Make a Name for Yourself Off the Ark

Rabbi Bradley Artson
5777
Rabbi Bradley Artson
Rabbi Bradley Shavit Artson

Abner & Roslyn Goldstine Dean’s Chair
Ziegler School of Rabbinic Studies
Vice President, American Jewish University

Rabbi Dr Bradley Shavit Artson (www.bradartson.com) has long been a passionate advocate for social justice, human dignity, diversity and inclusion. He wrote a book on Jewish teachings on war, peace and nuclear annihilation in the late 80s, became a leading voice advocating for GLBT marriage and ordination in the 90s, and has published and spoken widely on environmental ethics, special needs inclusion, racial and economic justice, cultural and religious dialogue and cooperation, and working for a just and secure peace for Israel and the Middle East. He is particularly interested in theology, ethics, and the integration of science and religion. He supervises the Miller Introduction to Judaism Program and mentors Camp Ramah in California in Ojai and Ramah of Northern California in the Bay Area. He is also dean of the Zacharias Frankel College in Potsdam, Germany, ordaining Conservative rabbis for Europe. A frequent contributor for the Huffington Post and for the Times of Israel, and a public figure Facebook page with over 60,000 likes, he is the author of 12 books and over 250 articles, most recently Renewing the Process of Creation: A Jewish Integration of Science and Spirit. Married to Elana Artson, they are the proud parents of twins, Jacob and Shira.  Learn more infomation about Rabbi Artson.

posted on October 29, 2016
Torah Reading
Haftarah Reading

This next week, our country will elect a new president. A general fear of the unknown looms over us like a wall cloud before a tornado. We do not know where it will hit or when, or if at all, but the green, dark sky teases us about what might come. One scary aspect of this election is the name-calling and labeling, and the neglect of any concern about how we might falsely characterize others in an attempt to draw people nearer to our own point-of-view. We are each of us born into this world without a name, character or story. Once we are named, we begin living a life of identity and our story begins.

Noah's name gives us prophecy into the person that God hopes for him to be. Noach, made up of the letters nun and chet, when the letters are switched, becomes the word chen, translated as grace. How do we look within ourselves to find the full nature of our name and act within the influence of its full meaning? And, what becomes of the name of someone whose character contradicts, perhaps violently, the name's reputation?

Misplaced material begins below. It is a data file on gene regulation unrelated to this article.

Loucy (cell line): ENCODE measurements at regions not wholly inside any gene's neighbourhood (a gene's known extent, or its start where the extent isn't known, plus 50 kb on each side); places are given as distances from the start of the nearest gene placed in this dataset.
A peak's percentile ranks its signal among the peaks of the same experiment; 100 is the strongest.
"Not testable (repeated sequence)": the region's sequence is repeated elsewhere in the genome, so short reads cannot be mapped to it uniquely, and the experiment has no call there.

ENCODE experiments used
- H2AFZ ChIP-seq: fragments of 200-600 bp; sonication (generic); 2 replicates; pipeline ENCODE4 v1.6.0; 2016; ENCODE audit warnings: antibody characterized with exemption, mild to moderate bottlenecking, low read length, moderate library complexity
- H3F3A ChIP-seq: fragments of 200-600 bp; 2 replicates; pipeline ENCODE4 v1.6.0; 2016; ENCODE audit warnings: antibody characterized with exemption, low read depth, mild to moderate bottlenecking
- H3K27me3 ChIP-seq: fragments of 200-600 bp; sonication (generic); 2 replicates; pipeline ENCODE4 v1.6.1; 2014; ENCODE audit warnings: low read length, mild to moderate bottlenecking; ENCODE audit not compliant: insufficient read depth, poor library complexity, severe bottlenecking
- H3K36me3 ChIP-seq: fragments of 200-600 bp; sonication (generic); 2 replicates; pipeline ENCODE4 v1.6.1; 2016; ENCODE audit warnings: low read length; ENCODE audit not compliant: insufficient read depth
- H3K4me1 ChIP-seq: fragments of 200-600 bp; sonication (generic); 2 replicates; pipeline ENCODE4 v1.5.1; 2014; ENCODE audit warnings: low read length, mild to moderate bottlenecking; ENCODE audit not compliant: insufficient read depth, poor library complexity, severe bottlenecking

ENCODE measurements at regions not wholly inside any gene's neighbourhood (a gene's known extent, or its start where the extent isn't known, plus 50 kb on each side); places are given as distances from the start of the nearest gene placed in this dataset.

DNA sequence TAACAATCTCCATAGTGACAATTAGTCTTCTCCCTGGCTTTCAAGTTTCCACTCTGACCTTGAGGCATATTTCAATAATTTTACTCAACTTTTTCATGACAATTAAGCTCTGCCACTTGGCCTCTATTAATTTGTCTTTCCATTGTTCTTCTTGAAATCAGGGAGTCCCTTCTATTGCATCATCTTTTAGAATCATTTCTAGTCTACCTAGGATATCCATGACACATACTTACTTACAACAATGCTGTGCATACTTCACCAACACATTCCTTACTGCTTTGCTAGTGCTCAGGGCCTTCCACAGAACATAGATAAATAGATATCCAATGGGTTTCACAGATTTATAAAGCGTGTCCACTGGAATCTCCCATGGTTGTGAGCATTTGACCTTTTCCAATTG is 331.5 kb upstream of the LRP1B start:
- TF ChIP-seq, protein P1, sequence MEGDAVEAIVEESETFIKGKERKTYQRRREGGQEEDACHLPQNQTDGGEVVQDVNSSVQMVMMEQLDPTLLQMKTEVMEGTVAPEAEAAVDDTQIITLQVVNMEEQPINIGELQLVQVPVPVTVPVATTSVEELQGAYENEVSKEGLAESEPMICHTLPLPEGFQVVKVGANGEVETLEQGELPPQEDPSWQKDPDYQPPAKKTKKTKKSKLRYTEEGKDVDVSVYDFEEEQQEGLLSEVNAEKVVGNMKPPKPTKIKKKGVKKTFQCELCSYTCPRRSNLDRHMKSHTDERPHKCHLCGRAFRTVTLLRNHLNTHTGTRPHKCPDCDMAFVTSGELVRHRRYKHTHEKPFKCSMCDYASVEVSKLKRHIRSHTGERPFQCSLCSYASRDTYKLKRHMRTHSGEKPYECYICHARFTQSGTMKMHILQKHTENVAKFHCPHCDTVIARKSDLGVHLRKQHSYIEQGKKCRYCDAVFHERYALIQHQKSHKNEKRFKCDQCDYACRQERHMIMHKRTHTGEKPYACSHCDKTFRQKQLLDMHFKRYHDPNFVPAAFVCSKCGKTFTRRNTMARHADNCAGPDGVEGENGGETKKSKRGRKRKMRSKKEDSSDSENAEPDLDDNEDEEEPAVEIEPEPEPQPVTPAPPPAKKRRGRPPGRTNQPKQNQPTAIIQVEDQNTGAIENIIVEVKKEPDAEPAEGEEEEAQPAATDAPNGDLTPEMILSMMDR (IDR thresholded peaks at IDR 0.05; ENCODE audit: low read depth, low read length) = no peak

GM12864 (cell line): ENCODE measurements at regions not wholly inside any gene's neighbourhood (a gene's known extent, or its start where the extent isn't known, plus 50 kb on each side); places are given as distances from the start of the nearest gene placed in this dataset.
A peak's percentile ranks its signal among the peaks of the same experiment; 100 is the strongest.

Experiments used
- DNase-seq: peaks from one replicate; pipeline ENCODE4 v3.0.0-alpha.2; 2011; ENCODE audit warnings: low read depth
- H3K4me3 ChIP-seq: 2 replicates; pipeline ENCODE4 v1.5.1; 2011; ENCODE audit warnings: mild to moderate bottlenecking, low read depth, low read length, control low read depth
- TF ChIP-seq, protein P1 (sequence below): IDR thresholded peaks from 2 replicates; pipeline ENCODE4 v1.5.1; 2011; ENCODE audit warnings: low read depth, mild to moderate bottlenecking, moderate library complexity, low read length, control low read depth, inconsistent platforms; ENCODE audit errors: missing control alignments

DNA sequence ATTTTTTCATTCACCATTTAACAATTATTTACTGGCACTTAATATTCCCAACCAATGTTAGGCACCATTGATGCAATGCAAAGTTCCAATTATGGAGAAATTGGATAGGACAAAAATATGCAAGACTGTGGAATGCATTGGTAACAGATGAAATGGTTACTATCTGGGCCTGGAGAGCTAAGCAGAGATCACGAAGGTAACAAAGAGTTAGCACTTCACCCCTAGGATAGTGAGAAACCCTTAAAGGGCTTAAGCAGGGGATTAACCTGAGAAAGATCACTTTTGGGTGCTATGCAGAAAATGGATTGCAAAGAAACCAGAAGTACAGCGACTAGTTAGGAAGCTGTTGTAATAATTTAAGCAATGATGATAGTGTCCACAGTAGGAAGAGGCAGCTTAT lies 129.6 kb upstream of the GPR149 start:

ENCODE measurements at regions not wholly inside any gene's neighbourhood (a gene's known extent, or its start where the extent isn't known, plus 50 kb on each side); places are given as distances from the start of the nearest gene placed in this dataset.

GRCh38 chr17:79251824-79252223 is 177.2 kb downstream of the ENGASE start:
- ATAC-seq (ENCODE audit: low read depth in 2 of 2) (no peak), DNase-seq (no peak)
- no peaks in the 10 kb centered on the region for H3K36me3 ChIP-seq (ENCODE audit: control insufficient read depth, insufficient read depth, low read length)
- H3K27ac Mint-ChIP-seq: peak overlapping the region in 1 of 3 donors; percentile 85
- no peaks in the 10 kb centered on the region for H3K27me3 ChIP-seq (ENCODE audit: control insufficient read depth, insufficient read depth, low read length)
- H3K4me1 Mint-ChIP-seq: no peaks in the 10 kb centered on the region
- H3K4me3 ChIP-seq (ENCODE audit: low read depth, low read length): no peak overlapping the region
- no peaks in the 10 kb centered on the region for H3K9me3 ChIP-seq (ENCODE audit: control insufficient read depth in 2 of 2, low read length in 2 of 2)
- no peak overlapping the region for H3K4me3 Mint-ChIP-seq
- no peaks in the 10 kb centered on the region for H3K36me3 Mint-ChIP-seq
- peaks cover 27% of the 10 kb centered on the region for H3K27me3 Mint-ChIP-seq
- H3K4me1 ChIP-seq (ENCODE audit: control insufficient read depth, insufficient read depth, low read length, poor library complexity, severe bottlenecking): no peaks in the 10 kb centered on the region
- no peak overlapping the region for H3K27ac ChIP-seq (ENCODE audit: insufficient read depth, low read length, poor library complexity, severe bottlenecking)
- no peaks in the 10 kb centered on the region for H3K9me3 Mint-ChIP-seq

When we meet Noah, we hear that he is a righteous man, perfect in his generation, and one who walked with God. Though a lovely introduction, the lack of detail is less than compelling proof of Noah's good character. We are told that Noah believes in God, listens to God's orders and observes God's commands, but is that grace?

"God said to Noah ‘come into the ark'" and Noah obeys bringing his family and a pair of each species aboard. The Baal Shem Tov, a 17th century mystical rabbi, teaches that the Hebrew word for "ark," teivah, is also translated as "word." Therefore, if this sentence from Bereshit chapter 7 is reinterpreted, the Baal Shem Tov believes it could mean, "come into the word." God is asking Noah to enter in prayer, and observance of Torah study, to find a sanctuary in meaning and holiness amidst life's storm. Each of us has our own teivah, our own ark, that we build to jump upon with all that is important to us when we need to stay afloat in the craziness of the world. Noah's grace is evident not only in his willingness and ability to build an ark according to God's instruction, but in his spiritual relationship to God.

God then commands Noah to "go out of the ark." Here the ark is the physical lifesaver, yet the metaphor comes in Noah's ability to leave that which has been his sanctuary. The Divine command to leave, is to use that which has been gained inside the ark, and bring it out to the world. To learn the blessing of sanctuary, safety, love, family, values and compassion and bring that grace into the broken world.

You and I need not focus on building the material ark. Our task is to leave our sanctuary and bring God's gifts and lessons out to the world. At the end of the storm, there is a rainbow. There is no rainbow IN the ark. There is only rainbow OUTSIDE the ark. If you have reason to fear what is coming, build a sanctuary of spiritual relationship and then go out from that sanctuary, spreading goodness and grace. Earn your good name. Vote. Make sure to see a rainbow.

Shabbat Shalom